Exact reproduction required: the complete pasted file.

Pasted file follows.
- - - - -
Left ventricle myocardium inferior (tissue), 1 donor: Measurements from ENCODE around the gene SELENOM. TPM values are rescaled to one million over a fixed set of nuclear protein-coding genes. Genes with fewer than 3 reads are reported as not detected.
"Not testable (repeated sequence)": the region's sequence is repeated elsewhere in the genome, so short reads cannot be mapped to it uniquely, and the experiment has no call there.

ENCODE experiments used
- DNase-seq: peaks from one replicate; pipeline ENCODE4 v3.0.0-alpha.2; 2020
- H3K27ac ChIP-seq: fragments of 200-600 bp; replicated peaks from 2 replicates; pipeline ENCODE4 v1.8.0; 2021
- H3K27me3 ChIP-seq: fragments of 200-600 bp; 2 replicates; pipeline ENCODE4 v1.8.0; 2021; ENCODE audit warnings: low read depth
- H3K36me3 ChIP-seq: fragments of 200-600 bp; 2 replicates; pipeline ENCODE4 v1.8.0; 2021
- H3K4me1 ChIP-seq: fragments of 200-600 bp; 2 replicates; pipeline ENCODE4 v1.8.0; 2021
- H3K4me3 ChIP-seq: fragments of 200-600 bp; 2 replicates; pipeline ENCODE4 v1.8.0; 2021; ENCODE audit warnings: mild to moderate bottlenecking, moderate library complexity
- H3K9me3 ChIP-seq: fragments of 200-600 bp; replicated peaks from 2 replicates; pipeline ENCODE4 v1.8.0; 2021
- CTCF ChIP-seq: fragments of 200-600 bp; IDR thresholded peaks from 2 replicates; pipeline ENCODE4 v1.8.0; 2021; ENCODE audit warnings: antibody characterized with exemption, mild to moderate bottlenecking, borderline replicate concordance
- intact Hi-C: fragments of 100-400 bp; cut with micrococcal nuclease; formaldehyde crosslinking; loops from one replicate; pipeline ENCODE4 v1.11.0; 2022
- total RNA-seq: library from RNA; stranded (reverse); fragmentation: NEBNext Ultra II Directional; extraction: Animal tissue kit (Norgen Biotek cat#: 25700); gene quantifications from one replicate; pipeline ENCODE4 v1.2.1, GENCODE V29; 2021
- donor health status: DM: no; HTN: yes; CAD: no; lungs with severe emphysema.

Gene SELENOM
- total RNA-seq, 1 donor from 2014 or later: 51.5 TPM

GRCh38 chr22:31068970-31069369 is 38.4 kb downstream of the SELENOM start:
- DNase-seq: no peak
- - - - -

Left ventricle myocardium inferior (tissue), 1 donor: Measurements from ENCODE around the gene SELENOM. TPM values are rescaled to one million over a fixed set of nuclear protein-coding genes. Genes with fewer than 3 reads are reported as not detected.
"Not testable (repeated sequence)": the region's sequence is repeated elsewhere in the genome, so short reads cannot be mapped to it uniquely, and the experiment has no call there.

ENCODE experiments used
- DNase-seq: peaks from one replicate; pipeline ENCODE4 v3.0.0-alpha.2; 2020
- H3K27ac ChIP-seq: fragments of 200-600 bp; replicated peaks from 2 replicates; pipeline ENCODE4 v1.8.0; 2021
- H3K27me3 ChIP-seq: fragments of 200-600 bp; 2 replicates; pipeline ENCODE4 v1.8.0; 2021; ENCODE audit warnings: low read depth
- H3K36me3 ChIP-seq: fragments of 200-600 bp; 2 replicates; pipeline ENCODE4 v1.8.0; 2021
- H3K4me1 ChIP-seq: fragments of 200-600 bp; 2 replicates; pipeline ENCODE4 v1.8.0; 2021
- H3K4me3 ChIP-seq: fragments of 200-600 bp; 2 replicates; pipeline ENCODE4 v1.8.0; 2021; ENCODE audit warnings: mild to moderate bottlenecking, moderate library complexity
- H3K9me3 ChIP-seq: fragments of 200-600 bp; replicated peaks from 2 replicates; pipeline ENCODE4 v1.8.0; 2021
- CTCF ChIP-seq: fragments of 200-600 bp; IDR thresholded peaks from 2 replicates; pipeline ENCODE4 v1.8.0; 2021; ENCODE audit warnings: antibody characterized with exemption, mild to moderate bottlenecking, borderline replicate concordance
- intact Hi-C: fragments of 100-400 bp; cut with micrococcal nuclease; formaldehyde crosslinking; loops from one replicate; pipeline ENCODE4 v1.11.0; 2022
- total RNA-seq: library from RNA; stranded (reverse); fragmentation: NEBNext Ultra II Directional; extraction: Animal tissue kit (Norgen Biotek cat#: 25700); gene quantifications from one replicate; pipeline ENCODE4 v1.2.1, GENCODE V29; 2021
- donor health status: DM: no; HTN: yes; CAD: no; lungs with severe emphysema.

Gene SELENOM
- total RNA-seq, 1 donor from 2014 or later: 51.5 TPM

GRCh38 chr22:31068970-31069369 is 38.4 kb downstream of the SELENOM start:
- DNase-seq: no peak